Flint-like before the foe, Patel’s heart softened when he remembered co-workers and their families, enquiring after each member when letters were allowed to go out.

In the Sardar, sacrifice, fortitude and empathy were joined by a sense of responsibility and loyalty. Gandhi’s assassination almost shattered Home Minister Patel. Four days thereafter, on 3 February 1948, a letter published in The Statesman asked for the Sardar’s resignation, while JP remarked that “at 74 Patel was holding departments” that were too much “even for a man of thirty”. (The Times of India, 4 February 1948)

That day Patel wrote a letter to Nehru calling the demand for his exit “justified” and offered to resign, but he did not send the letter. (SPC 6: 27-28) He did not then know what Jawaharlal had written that same day:

3 February: “My dear Vallabhbhai, With Bapu’s death, we have to face a different and more difficult world. I have been greatly distressed by the persistence of whispers about you and me, magnifying out of all proportion any differences we may have. We must put an end to this mischief. “For over a quarter century, you and I have faced many storms and perils together. In this crisis we now face, I think it is my duty, and if I may venture to say yours also, for us to face it together as friends and colleagues, not merely superficially but in full loyalty to one another and with confidence in one another.”

Vallabhbhai replied (5 February): “I am deeply touched, indeed overwhelmed by… your letter. We have been lifelong comrades… The paramount interests of our country and our mutual love and regard, transcending such differences of outlook and temperament as existed, have held us together. I had the good fortune to have a last talk with Bapu for over an hour just before his death. His opinion also binds us both.” (SPC 6: 29-31)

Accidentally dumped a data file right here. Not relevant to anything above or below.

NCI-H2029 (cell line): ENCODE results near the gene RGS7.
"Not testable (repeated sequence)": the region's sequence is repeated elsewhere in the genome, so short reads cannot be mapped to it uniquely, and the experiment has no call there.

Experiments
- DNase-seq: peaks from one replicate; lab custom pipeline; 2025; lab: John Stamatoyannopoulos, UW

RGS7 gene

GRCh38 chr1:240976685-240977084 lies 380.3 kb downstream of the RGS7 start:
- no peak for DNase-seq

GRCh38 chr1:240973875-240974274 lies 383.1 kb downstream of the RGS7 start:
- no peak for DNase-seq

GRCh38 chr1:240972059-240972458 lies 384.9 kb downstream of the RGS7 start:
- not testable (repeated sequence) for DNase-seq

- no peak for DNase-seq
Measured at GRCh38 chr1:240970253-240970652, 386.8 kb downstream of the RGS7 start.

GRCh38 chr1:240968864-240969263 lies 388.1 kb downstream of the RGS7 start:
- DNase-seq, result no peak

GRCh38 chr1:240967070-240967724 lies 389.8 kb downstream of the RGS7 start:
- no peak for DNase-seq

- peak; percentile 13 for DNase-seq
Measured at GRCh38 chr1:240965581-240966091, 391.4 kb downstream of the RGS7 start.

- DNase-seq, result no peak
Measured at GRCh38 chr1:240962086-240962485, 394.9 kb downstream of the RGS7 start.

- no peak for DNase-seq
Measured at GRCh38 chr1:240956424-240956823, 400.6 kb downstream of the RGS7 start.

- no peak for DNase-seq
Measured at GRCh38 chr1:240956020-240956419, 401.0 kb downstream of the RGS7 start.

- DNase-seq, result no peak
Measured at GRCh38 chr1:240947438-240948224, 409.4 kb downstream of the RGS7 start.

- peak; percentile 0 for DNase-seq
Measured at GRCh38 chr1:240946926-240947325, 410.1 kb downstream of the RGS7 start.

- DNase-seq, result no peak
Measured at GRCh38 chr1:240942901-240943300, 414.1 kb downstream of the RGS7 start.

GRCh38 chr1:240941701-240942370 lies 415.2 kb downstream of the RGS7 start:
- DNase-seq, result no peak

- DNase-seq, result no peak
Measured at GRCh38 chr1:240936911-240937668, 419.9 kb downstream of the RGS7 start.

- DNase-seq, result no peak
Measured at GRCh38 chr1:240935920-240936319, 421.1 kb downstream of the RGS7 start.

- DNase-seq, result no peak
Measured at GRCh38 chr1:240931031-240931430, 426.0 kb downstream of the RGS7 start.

Witnessing sharp conflicts but also overcoming them, their partnership until Patel’s death in December 1950 enabled the enactment of a Constitution assuring equal rights to all Indians and the merger of princely states into the Union of India.

In his Reminiscences, Patel’s ICS secretary, V Shankar, recorded one of Patel’s last speeches, made in Indore on 2 October 1950. The Sardar’s words, Shankar informs us, came “amid sobs and emotions”: “Today I see before me the whole picture of life ever since I joined Bapu’s army. Bapu gave life to a dead country. Ba lent him a helping hand. We were all soldiers in their camp. I have been referred to as the Deputy Prime Minister. I never think of myself in these terms. Jawaharlal Nehru is our leader. Bapu appointed him as his successor. It is the duty of all Bapu’s soldiers to carry out his bequest. I am not a disloyal soldier. I am satisfied that I still am where Bapu posted me.” (Reminiscences 2: 136-7)

Less than ten weeks after he made these remarks, Patel died in Bombay, where Rajendra Prasad, who was the President, Nehru and CR were among those joining in the last rites. Very few are aware that in independent India’s first Cabinet the Sardar was the I&B Minister as well as being Minister for Home, which meant that All India Radio was in his direct charge. AIR’s archives probably contain recordings of Patel’s public utterances after independence, including that speech of 2 October 1950.

(Rajmohan Gandhi is a historian, journalist, and biographer of Sardar Vallabhbhai Patel)